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Daylight saving time means drowsy driving, more crashes

Losing one hour of sleep for daylight saving time may not sound like much, but it can really affect driving performance for the worse. Ideally, every California motorist should be sleeping at least seven hours every night. The AAA Foundation for Traffic Safety warns that missing one to two hours of sleep in a 24-hour period can double one's risk for a car crash.

AAA goes even further, saying that those who rest only five hours in the previous 24 hours will act like drunk drivers when on the road. The level of impairment is roughly the same in both cases. Yet a third of respondents to a AAA survey admitted that they drove at least once in the previous month in a condition where they had difficulty keeping their eyes open. At the same time, 95 percent of respondents acknowledged the danger of drowsy driving.

If awareness is not the problem, then it appears that drivers are either unwilling to change their sleep schedules or dependent on short-term tactics for staying awake. Nevertheless, AAA emphasizes the fact that the only solution to drowsiness is adequate sleep.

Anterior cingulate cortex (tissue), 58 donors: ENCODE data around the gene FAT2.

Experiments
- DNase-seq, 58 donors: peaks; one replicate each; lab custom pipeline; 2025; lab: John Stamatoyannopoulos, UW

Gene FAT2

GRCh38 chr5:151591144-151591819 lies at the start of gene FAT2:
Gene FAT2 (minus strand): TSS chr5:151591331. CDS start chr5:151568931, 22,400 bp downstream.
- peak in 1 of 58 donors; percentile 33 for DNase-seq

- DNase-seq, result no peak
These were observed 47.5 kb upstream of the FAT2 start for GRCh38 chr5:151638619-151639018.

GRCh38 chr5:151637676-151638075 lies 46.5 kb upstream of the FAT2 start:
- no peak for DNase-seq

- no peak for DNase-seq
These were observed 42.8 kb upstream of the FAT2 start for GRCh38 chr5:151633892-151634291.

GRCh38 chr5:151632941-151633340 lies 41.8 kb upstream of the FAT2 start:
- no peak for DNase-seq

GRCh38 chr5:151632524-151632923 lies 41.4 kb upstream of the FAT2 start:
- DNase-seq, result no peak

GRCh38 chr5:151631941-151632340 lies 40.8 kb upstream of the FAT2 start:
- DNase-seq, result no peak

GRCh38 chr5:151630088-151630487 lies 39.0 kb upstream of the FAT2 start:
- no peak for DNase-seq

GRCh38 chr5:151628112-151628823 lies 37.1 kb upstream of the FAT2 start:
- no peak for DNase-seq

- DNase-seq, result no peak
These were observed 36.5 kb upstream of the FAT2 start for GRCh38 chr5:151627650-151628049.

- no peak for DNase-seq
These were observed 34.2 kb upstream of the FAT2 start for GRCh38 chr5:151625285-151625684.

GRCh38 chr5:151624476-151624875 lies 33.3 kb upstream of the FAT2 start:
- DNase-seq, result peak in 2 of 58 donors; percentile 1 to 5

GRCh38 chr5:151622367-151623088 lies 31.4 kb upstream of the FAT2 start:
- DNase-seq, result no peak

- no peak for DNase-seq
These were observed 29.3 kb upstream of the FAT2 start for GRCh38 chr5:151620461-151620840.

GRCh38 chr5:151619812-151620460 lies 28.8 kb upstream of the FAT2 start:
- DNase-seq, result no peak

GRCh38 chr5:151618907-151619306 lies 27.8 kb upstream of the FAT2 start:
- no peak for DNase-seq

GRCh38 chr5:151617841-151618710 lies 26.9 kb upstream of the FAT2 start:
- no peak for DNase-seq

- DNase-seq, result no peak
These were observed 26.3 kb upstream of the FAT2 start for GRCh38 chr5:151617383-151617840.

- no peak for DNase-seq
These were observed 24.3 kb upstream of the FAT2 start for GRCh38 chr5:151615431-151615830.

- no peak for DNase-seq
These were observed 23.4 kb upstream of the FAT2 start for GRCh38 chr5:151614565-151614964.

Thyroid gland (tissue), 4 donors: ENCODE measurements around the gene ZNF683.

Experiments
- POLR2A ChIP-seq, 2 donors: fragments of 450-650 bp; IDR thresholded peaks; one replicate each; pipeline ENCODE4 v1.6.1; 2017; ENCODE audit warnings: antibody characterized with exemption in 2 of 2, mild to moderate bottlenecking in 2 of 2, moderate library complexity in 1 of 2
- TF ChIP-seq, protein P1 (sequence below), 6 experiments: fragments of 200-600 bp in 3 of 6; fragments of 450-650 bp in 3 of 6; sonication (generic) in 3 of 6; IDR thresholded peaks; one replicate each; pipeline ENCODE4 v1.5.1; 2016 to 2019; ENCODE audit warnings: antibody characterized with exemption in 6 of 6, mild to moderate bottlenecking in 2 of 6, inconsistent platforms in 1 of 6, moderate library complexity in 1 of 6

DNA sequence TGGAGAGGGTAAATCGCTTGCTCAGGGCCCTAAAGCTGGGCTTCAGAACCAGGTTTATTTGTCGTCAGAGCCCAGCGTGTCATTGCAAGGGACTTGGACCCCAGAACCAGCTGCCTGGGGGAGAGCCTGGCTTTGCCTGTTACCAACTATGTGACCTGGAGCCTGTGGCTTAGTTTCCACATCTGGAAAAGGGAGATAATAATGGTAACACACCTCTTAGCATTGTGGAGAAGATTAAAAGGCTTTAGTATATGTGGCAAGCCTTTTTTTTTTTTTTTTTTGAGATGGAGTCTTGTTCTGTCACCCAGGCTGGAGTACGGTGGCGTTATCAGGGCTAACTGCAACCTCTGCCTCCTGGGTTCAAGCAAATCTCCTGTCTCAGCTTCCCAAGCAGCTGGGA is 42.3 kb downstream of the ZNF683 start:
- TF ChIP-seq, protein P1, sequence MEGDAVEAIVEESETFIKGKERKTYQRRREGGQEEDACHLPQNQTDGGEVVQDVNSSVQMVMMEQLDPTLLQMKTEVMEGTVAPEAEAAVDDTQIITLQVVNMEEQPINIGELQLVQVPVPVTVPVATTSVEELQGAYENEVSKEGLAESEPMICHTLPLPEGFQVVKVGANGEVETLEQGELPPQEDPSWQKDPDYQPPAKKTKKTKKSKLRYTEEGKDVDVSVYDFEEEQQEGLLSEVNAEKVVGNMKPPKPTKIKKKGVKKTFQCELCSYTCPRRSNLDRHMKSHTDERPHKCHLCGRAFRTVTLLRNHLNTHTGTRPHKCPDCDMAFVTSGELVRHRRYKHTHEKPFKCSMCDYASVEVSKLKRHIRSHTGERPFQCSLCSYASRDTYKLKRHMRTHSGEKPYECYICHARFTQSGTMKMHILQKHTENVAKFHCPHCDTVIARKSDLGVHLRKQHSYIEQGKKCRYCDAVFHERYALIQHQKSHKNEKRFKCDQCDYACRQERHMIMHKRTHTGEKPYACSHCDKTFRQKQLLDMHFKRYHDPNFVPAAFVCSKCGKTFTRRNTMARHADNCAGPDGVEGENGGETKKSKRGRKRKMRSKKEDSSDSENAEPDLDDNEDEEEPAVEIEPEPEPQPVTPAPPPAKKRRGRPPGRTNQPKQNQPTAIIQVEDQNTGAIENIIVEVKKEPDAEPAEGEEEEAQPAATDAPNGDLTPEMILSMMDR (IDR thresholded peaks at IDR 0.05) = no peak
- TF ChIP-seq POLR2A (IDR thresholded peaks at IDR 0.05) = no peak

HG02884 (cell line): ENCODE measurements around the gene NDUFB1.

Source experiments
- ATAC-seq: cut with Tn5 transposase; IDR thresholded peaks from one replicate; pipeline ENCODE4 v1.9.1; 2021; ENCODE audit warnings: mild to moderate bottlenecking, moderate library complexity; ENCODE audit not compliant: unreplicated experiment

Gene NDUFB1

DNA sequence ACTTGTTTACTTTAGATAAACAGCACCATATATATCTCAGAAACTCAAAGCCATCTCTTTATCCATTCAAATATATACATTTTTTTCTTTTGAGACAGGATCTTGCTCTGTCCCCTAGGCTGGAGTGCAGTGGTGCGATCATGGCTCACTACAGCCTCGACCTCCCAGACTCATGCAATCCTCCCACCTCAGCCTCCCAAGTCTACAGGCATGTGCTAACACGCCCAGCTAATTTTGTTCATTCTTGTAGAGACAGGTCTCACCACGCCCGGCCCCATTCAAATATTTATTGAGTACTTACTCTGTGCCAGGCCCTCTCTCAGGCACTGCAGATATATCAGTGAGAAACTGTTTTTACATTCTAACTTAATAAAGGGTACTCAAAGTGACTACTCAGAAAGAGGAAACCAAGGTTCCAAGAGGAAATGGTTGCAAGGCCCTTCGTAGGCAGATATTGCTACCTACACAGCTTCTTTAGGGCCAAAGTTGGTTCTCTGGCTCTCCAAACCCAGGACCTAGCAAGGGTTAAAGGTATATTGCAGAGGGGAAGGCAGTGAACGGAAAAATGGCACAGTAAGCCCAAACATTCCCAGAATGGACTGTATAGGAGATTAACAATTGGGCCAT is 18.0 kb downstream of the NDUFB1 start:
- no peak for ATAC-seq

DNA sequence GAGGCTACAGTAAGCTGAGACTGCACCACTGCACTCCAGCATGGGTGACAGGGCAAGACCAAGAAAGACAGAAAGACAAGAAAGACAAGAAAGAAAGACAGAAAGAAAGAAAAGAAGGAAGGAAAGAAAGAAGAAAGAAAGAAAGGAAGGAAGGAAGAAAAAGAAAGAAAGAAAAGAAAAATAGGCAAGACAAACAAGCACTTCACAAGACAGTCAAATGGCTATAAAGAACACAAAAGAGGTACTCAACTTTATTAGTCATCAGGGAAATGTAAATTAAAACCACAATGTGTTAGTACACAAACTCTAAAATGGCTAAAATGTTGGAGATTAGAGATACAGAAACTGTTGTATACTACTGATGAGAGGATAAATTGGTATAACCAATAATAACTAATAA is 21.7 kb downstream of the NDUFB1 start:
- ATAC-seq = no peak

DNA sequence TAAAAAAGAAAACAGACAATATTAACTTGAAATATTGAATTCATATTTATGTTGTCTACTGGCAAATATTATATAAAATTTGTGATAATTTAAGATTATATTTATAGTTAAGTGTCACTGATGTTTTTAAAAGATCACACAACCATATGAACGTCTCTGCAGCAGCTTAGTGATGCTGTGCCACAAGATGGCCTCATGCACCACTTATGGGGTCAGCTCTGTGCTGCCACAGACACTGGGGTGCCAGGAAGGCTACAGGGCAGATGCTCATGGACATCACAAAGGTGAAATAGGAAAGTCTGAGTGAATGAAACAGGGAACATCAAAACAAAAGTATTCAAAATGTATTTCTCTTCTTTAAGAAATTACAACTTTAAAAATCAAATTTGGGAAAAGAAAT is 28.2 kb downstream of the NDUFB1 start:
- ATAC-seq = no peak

Short-term tactics, including drinking coffee and rolling down the window, simply do not work. Drivers should pull over for a nap when the signs of drowsiness appear (lane drifting, trouble remembering the last few miles etc.).

Drowsiness behind the wheel is preventable. Even drivers with conditions like obstructive sleep apnea can take reasonable steps for treatment. When drivers do nothing, however, and cause auto accidents out of drowsiness, they will be at fault. Even if a victim contributes a certain percentage to the accident, they may still file an injury claim and be eligible for damages under the state's comparative negligence law. A crash victim may wish to hire a lawyer for negotiations or litigation.

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